Fuel prices are going up, a global semiconductor shortage is forcing manufacturers to delay new car arrivals, and it appears EVs are in for a price hike too.
Nickel prices have soared to all-time highs, a consequence of Russia’s Ukraine invasion.
Russia is the world’s third-biggest nickel producer, a critical element used in lithium-ion batteries for EV cars.
While the metal is yet to be sanctioned by Western countries, Russia’s shipments have declined dramatically as their economy takes a big hit.
Even so, Nickel demand is about to skyrocket as more and more car manufacturers focus on electrifying their fleet.
The price of nickel is climbing at a rate faster than the cost of crude oil.
Trading of the market was suspended earlier this week as the price rose by 250 per cent within 24 hours.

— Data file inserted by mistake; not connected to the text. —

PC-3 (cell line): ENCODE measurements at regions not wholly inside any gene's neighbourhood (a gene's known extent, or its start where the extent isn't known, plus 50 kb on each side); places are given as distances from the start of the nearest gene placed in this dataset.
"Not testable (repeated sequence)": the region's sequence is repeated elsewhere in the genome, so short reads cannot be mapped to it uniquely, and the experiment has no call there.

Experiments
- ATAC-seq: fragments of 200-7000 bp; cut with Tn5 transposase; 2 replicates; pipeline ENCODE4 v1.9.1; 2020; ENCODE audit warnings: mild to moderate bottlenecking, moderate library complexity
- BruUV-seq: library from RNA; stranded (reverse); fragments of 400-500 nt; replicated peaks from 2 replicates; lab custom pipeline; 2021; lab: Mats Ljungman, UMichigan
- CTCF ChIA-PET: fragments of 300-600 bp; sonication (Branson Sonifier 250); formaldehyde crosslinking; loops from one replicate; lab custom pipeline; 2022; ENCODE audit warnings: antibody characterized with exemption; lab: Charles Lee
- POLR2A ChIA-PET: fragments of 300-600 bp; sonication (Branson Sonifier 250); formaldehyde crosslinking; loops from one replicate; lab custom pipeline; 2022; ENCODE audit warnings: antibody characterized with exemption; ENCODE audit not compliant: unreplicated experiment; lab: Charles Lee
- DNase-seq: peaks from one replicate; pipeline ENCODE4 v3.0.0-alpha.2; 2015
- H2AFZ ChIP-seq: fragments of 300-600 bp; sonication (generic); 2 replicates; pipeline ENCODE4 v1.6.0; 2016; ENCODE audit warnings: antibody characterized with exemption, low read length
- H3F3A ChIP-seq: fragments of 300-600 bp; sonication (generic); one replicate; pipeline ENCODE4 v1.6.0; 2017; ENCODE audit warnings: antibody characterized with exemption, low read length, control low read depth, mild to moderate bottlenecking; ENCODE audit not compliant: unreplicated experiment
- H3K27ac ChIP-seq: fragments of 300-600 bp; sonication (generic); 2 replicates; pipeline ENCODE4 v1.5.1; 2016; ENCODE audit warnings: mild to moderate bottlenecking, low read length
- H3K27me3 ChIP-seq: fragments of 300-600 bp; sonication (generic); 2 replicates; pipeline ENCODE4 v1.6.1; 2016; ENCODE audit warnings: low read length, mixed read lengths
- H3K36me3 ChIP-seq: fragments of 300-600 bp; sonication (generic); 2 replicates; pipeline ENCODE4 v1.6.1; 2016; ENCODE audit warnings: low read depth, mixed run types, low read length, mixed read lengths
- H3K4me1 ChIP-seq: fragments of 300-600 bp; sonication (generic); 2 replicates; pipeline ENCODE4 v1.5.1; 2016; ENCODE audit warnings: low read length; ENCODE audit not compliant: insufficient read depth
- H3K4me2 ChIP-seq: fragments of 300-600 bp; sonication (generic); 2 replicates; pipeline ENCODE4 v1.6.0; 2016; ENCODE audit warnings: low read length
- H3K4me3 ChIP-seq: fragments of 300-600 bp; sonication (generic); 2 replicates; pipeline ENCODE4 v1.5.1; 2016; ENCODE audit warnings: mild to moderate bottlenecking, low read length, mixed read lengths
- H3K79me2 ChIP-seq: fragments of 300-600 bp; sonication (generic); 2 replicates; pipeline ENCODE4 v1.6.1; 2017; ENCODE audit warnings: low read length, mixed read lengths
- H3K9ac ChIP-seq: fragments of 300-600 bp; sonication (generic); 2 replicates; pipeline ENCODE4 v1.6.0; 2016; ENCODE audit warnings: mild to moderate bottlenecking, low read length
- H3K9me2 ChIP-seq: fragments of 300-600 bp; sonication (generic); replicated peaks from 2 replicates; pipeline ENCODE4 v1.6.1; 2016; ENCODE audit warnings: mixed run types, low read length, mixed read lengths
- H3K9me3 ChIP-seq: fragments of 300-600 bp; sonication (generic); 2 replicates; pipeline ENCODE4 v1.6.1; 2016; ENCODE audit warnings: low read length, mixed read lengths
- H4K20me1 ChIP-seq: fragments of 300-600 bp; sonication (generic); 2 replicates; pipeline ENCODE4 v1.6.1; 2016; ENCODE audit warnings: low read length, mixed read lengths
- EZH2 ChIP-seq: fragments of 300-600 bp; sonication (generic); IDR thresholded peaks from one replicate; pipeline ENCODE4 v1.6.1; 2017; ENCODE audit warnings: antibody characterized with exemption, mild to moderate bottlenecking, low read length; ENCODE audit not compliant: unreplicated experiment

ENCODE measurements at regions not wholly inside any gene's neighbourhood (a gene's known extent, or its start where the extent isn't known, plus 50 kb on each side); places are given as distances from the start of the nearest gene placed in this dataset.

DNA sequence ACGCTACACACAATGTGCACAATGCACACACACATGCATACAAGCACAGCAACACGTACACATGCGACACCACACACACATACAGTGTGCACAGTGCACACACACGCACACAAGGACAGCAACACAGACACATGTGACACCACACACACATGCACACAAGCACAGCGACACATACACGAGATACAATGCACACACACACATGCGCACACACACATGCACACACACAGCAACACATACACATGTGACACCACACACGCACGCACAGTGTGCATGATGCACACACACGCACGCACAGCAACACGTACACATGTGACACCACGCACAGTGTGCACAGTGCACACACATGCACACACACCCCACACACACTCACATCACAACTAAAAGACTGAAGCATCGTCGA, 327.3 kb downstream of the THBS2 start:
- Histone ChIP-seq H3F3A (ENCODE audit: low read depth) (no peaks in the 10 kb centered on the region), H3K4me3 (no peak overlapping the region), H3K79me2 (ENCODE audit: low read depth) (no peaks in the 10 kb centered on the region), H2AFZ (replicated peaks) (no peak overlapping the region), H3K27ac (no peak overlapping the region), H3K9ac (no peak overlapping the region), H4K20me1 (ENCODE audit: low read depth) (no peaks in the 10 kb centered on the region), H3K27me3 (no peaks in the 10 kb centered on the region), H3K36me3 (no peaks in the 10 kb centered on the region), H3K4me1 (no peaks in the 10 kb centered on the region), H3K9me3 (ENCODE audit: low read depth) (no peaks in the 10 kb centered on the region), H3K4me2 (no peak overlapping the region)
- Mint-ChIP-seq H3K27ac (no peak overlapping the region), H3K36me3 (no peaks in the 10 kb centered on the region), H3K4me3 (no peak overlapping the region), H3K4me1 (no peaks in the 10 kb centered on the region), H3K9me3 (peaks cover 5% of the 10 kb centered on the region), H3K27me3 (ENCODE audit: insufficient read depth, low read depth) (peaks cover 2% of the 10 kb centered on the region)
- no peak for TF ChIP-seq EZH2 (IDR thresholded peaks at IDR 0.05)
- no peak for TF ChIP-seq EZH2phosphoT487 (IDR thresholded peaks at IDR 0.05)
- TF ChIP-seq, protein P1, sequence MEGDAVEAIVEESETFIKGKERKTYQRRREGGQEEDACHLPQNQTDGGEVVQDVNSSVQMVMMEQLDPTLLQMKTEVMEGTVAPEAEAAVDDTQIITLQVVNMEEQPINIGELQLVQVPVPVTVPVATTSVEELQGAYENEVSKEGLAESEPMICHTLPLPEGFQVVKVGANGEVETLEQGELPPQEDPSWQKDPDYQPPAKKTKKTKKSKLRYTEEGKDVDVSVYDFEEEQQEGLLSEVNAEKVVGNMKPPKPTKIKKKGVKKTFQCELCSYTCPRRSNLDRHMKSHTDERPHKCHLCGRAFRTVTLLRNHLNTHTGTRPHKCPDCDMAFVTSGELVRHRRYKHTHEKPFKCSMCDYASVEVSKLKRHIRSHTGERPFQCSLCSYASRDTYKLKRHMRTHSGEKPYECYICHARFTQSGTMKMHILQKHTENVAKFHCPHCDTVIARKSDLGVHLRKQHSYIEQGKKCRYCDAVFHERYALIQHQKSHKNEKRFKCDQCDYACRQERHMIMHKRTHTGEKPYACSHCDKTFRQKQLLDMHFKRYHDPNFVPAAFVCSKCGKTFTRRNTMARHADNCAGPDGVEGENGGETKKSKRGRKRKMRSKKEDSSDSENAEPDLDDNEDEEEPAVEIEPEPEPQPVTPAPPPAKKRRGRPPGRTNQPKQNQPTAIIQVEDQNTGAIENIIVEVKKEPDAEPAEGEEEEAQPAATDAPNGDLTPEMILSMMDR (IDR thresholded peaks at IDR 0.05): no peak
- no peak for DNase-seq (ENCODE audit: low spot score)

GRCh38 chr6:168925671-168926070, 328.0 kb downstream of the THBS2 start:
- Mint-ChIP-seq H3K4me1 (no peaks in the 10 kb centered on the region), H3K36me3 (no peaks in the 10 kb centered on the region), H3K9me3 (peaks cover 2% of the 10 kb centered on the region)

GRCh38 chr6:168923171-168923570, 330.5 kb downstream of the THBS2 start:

The London Metal Exchange has still not reopened trading.
According to economists from the investment banking company Morgan Stanley, EV Production prices are expected to increase by US $1000 within weeks.
Brands like Tesla has already agreed to a new deal to mine for the metal in America. Currently, Tesla gets most of its nickel haul from South America.
EV prices are already on a steep incline. Rivian Automotive has had a massive surge in their R1T truck price in America, leading to a lawsuit by investors who claim they were misled about initial prices.
An R1T in America today will cost you $12,000 more than what it was only a few months ago.
Not every EV will be affected by the nickel price hike. Some use a Lithium iron phosphate (LFP) battery that doesn’t require nickel.
While cheaper, these batteries are heavier and offer less range than their Lithium-ion superiors.
Last year, Tesla started using LFP batteries in their ‘entry level’ models.
Smart move, and maybe everyone else will again be playing another round of Tesla catch-up.